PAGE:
07 Jul Why you should treat your company social media completely differently to your own
Using your own social media is pretty much simplicity itself. We all know how to use each different social network; Facebook is for general updates for everyone from your grandmother to your high school sweetheart, Twitter is for current events and general arguing, Instagram is for food/drinks/pets/bragging and LinkedIn is for… well, nobody’s fully sure, but Microsoft just paid loads of money for it.
Running your own social media presence is absolutely fine, but to this day many businesses – especially small businesses – don’t quite grasp that using social media as a brand is not only a little more complex, but a totally different ball game. There still persists a viewpoint that a company profile can be used in exactly the same way that a personal account can.
Company social media updates aren’t just representing the views or opinions of one person, they speak for every employee, the company products and services and also puts your message on full display to potential customers. Because social media occupies a huge space that includes customer services, imagine using it the same way that you would use a telephone. You may well call a close, personal friend to tell them the one about the vicar and the MP in a house of ill-repute, but you’d never phone an unknown, potential client and open with the same thing.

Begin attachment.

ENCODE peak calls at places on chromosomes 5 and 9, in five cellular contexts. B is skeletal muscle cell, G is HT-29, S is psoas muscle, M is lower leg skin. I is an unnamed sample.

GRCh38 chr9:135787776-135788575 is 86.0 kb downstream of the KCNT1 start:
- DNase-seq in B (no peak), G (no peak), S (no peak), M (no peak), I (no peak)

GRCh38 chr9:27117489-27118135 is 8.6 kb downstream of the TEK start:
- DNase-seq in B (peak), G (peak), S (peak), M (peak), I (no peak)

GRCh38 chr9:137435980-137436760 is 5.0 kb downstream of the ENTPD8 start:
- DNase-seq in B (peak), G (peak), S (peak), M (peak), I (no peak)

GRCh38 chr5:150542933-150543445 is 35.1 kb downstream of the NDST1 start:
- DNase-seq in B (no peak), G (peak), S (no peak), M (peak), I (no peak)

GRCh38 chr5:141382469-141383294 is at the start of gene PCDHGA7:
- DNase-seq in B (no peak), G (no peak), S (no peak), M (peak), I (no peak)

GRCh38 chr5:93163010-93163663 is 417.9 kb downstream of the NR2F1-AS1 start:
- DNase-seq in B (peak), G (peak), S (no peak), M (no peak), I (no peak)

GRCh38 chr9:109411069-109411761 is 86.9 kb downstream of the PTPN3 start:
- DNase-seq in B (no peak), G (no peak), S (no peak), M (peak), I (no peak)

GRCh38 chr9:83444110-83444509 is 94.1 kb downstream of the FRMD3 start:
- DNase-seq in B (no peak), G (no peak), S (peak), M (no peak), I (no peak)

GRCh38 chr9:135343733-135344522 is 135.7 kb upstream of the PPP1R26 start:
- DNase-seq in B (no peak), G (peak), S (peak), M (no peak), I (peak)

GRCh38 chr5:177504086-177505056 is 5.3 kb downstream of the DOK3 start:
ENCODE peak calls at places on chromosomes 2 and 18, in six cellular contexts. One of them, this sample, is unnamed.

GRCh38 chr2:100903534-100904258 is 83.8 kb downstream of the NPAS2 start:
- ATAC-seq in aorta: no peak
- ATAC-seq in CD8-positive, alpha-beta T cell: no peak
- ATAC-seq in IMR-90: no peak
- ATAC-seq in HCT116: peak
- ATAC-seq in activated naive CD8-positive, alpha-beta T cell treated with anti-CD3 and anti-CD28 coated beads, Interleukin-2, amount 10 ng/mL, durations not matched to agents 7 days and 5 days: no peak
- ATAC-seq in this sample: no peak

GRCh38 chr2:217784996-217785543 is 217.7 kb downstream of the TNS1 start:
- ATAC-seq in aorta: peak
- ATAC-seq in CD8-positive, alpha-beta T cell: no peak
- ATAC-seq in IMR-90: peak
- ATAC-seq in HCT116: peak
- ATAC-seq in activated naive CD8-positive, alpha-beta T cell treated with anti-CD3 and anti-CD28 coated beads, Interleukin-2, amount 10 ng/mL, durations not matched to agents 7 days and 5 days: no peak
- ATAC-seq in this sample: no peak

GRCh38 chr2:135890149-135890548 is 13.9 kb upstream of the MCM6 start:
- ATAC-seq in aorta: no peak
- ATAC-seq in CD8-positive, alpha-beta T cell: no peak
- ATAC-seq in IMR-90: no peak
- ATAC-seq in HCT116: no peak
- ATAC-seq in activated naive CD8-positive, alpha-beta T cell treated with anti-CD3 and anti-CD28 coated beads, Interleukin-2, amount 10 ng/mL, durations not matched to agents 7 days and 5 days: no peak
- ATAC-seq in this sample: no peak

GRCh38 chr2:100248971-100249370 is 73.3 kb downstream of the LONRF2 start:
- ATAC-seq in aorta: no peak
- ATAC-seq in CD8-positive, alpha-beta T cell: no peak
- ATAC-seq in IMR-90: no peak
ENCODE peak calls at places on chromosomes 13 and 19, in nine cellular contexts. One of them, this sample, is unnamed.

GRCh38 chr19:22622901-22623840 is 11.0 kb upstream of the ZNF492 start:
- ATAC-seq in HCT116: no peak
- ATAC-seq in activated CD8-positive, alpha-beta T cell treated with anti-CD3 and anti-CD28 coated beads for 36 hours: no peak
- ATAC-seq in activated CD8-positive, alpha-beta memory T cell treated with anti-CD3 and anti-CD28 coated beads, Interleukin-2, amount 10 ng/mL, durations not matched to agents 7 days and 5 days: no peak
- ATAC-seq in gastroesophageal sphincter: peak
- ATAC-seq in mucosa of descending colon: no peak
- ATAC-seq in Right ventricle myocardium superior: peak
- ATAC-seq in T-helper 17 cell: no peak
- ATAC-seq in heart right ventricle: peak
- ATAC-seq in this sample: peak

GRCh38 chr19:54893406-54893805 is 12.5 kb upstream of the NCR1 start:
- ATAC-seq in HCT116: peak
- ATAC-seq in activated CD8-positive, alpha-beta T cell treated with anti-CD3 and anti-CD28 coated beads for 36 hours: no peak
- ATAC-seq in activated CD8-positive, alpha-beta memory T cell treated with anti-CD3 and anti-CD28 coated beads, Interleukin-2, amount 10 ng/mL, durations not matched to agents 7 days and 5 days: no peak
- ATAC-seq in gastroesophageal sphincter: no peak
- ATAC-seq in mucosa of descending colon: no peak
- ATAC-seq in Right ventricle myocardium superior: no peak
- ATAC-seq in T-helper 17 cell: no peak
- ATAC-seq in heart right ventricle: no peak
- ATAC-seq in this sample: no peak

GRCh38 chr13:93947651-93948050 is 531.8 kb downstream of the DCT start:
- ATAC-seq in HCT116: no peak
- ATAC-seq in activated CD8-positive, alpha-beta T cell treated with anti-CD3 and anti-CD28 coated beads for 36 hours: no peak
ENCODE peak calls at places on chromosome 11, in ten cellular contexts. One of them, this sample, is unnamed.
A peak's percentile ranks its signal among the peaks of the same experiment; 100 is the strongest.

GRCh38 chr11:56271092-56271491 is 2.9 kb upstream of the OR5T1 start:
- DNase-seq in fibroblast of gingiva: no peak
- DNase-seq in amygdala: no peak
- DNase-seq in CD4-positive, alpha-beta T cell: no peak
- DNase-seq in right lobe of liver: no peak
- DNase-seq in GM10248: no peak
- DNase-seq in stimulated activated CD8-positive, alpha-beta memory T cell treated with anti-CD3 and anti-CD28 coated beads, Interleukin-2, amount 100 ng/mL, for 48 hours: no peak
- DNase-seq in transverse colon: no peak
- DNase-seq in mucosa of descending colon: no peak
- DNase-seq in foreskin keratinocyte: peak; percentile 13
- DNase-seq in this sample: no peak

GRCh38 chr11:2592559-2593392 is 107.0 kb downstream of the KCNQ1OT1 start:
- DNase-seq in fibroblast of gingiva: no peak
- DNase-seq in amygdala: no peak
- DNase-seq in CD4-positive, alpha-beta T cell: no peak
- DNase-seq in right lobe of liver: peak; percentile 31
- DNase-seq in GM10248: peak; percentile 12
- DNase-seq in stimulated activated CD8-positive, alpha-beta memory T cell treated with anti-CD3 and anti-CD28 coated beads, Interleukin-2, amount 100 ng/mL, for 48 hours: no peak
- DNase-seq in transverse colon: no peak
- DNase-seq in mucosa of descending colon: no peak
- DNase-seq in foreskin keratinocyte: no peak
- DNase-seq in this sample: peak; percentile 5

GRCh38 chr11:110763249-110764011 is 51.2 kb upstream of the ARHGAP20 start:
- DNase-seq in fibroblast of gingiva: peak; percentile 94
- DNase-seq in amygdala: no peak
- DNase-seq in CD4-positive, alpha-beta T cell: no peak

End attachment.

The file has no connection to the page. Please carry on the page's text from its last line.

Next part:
There, in a nutshell, is the entire difference between a personal and a business account. Personal accounts only speak to a small group of friends, who know to take jokes and opinions in context; a business account speaks to all, including customers, suppliers, colleagues, competitors and potential customers. There is essentially no context and a joke that could be considered offensive is most likely to be taken that way by at least one person.
That’s not to say that you can’t have fun with your social media! A great number of extremely successful brands use a tone that supports them nicely, including Innocent Smoothies, Netflix and even Charmin.
1. It will be a Tuesday
2. The sun will come out for 18 seconds
3. Tennis will be played
4. Everyone will resign
— innocent drinks (@innocent) July 5, 2016
The key is determining when the use of such a tone is appropriate – if you make smoothies or toilet paper, you’re far more likely to get away with silliness than a funeral director would.
The key concern for a company social media update is that it fits your company outlook and ethos. There’s nothing that says your company profiles can’t be irreverent or even laugh-out-loud funny, but your key concern should always be to your brand reputation. Customers want to buy from brands they feel connected to and they feel represent them as people. As a general rule, never post in anger and stay away from sensitive topics such as religion or politics.
Most people recognise that people are sensitive and emotional, so will forgive the occasional off-colour joke, angry update or negative political response, but the same cannot be said for a company. As long as you remember that every time your company updates, you’re creating an insight into your company culture; if it’s something that makes your potential customers view you less favourably, it’s probably to leave it off the internet.